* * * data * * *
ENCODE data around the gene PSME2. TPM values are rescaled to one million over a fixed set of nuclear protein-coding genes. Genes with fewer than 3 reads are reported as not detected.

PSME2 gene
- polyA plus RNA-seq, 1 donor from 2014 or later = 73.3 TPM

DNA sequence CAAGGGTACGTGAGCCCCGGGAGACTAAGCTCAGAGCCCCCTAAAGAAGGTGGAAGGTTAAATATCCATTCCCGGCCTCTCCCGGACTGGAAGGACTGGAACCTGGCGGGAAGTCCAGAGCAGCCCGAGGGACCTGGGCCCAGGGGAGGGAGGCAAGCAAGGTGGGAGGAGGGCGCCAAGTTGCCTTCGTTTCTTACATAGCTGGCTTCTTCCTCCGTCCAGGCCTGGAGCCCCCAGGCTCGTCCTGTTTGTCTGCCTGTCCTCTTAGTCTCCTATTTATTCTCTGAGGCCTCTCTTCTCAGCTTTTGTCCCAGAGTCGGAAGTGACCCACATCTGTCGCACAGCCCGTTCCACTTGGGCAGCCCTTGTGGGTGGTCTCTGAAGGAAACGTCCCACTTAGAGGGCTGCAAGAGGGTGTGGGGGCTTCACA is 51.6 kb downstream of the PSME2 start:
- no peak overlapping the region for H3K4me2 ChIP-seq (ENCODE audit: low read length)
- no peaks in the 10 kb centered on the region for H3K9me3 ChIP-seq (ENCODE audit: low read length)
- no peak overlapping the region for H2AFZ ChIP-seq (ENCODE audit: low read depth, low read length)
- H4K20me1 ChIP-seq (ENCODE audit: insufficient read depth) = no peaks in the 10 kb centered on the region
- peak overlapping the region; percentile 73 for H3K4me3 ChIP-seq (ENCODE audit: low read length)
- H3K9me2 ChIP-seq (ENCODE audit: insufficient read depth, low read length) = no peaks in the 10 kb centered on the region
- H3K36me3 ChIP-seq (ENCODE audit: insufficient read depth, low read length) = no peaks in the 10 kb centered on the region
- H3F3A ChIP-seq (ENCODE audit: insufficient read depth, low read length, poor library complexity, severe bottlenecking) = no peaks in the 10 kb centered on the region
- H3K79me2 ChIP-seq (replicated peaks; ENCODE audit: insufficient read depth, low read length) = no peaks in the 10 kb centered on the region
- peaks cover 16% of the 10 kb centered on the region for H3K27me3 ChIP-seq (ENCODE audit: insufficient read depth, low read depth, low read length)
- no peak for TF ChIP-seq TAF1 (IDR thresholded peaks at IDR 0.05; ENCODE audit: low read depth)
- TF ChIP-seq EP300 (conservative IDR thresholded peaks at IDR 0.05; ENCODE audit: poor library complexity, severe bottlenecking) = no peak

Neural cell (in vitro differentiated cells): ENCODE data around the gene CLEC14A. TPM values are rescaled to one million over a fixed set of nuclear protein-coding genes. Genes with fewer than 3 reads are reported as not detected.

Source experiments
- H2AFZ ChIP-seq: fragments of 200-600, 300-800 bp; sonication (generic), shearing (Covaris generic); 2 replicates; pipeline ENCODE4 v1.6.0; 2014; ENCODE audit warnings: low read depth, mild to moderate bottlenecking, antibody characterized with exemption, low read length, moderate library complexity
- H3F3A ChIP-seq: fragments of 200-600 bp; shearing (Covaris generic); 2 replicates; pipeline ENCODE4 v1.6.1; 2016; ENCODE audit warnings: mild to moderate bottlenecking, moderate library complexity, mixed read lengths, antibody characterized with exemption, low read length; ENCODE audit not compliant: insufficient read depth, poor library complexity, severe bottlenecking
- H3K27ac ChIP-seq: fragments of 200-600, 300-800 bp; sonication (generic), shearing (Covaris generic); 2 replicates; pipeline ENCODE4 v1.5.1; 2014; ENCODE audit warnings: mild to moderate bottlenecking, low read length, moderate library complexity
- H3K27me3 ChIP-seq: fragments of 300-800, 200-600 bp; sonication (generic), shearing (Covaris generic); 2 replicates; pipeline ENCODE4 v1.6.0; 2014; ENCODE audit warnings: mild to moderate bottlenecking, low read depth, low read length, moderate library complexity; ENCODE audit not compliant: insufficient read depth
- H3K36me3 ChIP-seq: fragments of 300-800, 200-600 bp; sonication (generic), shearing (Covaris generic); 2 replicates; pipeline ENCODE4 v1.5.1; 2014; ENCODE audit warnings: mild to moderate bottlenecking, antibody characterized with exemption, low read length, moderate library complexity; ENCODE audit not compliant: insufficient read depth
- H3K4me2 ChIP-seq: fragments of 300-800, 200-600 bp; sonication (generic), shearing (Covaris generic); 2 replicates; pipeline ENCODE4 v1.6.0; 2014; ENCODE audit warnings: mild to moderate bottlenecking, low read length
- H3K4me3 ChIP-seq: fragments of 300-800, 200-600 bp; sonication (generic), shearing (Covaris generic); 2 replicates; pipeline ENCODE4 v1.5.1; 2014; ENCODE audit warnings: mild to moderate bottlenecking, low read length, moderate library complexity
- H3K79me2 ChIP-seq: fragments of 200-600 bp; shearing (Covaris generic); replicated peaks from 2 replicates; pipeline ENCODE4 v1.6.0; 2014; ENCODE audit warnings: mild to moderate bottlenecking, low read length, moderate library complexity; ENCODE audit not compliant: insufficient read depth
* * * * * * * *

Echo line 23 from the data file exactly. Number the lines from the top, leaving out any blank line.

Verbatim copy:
- H3K36me3 ChIP-seq: fragments of 300-800, 200-600 bp; sonication (generic), shearing (Covaris generic); 2 replicates; pipeline ENCODE4 v1.5.1; 2014; ENCODE audit warnings: mild to moderate bottlenecking, antibody characterized with exemption, low read length, moderate library complexity; ENCODE audit not compliant: insufficient read depth